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January 2 2023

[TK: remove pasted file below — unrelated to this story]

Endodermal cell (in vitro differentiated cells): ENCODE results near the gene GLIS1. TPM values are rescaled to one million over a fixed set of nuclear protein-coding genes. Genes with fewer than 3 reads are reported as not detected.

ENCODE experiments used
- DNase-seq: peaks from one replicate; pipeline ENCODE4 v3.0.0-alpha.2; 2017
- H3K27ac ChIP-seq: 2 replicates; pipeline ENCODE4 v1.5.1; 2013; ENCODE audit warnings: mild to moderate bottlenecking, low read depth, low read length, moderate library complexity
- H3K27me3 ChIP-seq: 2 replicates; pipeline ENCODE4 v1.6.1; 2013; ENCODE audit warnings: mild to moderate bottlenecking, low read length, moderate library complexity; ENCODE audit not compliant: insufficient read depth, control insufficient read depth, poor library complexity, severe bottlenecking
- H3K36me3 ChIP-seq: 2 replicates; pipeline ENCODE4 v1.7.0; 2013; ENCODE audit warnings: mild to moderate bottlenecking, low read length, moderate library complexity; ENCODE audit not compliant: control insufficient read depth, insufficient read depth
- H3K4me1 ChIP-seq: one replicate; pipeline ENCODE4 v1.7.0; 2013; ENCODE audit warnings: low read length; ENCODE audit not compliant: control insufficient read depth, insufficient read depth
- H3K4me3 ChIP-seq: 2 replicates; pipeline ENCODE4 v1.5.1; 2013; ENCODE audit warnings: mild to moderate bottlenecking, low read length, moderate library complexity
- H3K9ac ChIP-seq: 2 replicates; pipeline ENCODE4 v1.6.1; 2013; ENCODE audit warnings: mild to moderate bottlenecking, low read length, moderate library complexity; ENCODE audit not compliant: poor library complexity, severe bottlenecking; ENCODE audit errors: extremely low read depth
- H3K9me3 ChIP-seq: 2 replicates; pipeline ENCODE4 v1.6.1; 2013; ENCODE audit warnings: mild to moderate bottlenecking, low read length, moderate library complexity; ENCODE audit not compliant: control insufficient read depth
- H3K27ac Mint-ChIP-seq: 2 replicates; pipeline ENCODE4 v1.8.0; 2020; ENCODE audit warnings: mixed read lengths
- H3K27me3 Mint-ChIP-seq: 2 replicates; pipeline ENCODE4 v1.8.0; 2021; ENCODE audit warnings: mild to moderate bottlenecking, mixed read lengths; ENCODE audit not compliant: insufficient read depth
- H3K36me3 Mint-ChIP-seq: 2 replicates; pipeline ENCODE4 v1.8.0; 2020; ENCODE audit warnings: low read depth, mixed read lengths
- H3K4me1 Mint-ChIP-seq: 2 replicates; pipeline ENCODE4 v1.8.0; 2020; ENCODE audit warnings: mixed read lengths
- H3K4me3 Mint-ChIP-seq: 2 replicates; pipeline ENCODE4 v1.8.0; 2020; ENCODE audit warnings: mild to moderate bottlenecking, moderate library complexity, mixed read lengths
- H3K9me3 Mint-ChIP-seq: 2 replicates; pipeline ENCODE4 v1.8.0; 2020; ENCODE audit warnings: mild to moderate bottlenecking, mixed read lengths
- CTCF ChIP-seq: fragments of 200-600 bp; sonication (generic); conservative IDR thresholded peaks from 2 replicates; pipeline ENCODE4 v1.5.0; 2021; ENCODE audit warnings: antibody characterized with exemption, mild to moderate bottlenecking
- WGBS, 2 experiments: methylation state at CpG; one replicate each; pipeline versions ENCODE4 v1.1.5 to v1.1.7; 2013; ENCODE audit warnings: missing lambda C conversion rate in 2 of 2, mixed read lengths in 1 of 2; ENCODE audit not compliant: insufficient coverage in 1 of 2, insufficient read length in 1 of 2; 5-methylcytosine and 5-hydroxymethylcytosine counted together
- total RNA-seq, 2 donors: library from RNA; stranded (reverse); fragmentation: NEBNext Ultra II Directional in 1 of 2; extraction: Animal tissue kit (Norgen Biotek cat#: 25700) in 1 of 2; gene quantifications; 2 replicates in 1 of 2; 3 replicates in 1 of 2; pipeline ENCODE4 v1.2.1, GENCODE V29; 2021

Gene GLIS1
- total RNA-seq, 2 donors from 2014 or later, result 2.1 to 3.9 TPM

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4 Journal of Commerce | J anuar y 2, 2023 ANNUAL REVIEW & OUTLOOK 2023 William B. Cassidy Editor's Note The winds of 2023 Twists and turns: US truckload shippers regained pricing power in the second half of 2022. The signing of contracts with elevated rates early in the year induced a down- ward correction in spot market pricing, which in turn pulled down contract rates. Like their ocean ship- ping counterparts, they are eager to win back even more of the rate hikes they've seen since 2020. But shippers need to exercise caution; in transportation pricing, what goes down eventually comes back up. Market analysts like Coy- ote Logistics and DAT Freight & Analytics already believe the next "inflection" in the truckload market will arrive by mid- to late 2023 as volumes recover, putting carriers back in the driver's seat. If that happens, the shippers that pushed for the deepest rate cuts will be first to lose access to capacity when the market tightens. Slowing, not stopping: The US less-than-truckload (LTL) sector enjoyed a stint as the indispensable side of trucking in 2021 and 2022, as tight truckload capacity and boom- ing e-commerce demand pushed more freight to the middle ground between truckload and parcel. But in 2023, there will be plenty of truckload capacity in the market, which means demands on LTL will lighten. LTL pricing, however, is more resilient and will be tougher to bend than truckload rates. That's in part because it's a smaller sector, but also because LTL companies have become increasingly disciplined when it comes to matching price to cost while still leaving room for a profit. LTL rates are more likely to flatten than to come down signifi- cantly, but the LTL sector sees long- term growth opportunity. Carriers may ease off the gas pedal when it comes to terminal expansion and growth, but not by much. JOC email: twitter: @willbcassidy increased sick days were forced back to work by a tentative contract agreement brokered by the Biden administration and approved by Congress. That averted a national rail strike but only capped labor frustra- tions, rather than addressing them. UPS will negotiate a new con- tract with the Teamsters in 2023 and faces a more combative union lead- ership under new general president Sean M. O'Brien. UPS hasn't faced a Teamsters strike since 1997. Port labor flex: On the US West Coast, negotiations were stalled through late 2022 as the Interna- tional Longshore and Warehouse Union (ILWU) and employers await a federal decision on a jurisdictional dispute with machinists at the Port of Seattle's largest marine terminal. In addition, the contract between employers at the ports of Vancouver and Prince Rupert and ILWU Canada expires next year. At the Port of Montreal, an arbitrated contract due by the end of the year between Montreal port workers and employers will likely only provide a couple years of labor certainty, given that the last con- tract expired in December 2018. Dig two graves: Unlike the last two years, there will be few early birds signing trans-Pacific annual service contracts during the winter. Shippers in the last few months have been able to get carriers to adjust contract rates downward as spot rates have dipped below pre- pandemic levels. Now, it's the carriers going back to the shippers offering space. That's a flip of the dynamic from a year ago, when some shippers were scrambling to sign contracts well before spring to lock in capacity at higher rates. US importers of goods from Asia resentful after two years of higher rates and poor service are eyeing a chance to give it back to the ocean carriers. Other shippers, however, may take a longer view, seeing the need to get access to capacity during the second half of the year, when outbound space from Asia tends to be at a premium. BARRING ANOTHER BLACK swan event, a variety of forces ranging from labor to shipper–carrier power dynamics will shape the freight transporta- tion sector in the coming year, both on the ocean and on land. Looking back at 2022, events that can appear abnormal in terms of swings in ocean and truck pricing, and even the flexing of labor power, are simply part of familiar cycles. Yet some factors, such as the sharper attention both multinationals and smaller mom- and-pop sellers are paying to their supply chains, seem to be charting a new trajectory. The following are our modest predictions for 2023. C-suite scrutiny: They're no longer swooping in to drive the chartering of vessels, but the C-suite's gaze on supply chains hasn't softened significantly, nor will it fade, according to discussions with shippers, container lines, and forwarders. The cost of disruption — whether lost sales or missed manufacturing deadlines — hit shippers in a way few executives had experienced in their lifetime. Geopolitical tensions, particu- larly tied to Asian sourcing, will keep CEOs and CFOs focused. Retailers and other importers with low margins have little choice but to return to just-in-time inven- tory management, but others may find their CFOs more agreeable to higher levels of emergency stock, even if interest rates are increasing the carrying costs. Surface labor flex: Organized transport labor, squeezed by higher living costs and having proven its irreplaceability to global supply chains during the COVID-19 pan- demic, will demand more. US rail unions unwilling to accept higher wages without Looking back at 2022, events that can appear abnormal are simply part of familiar cycles.

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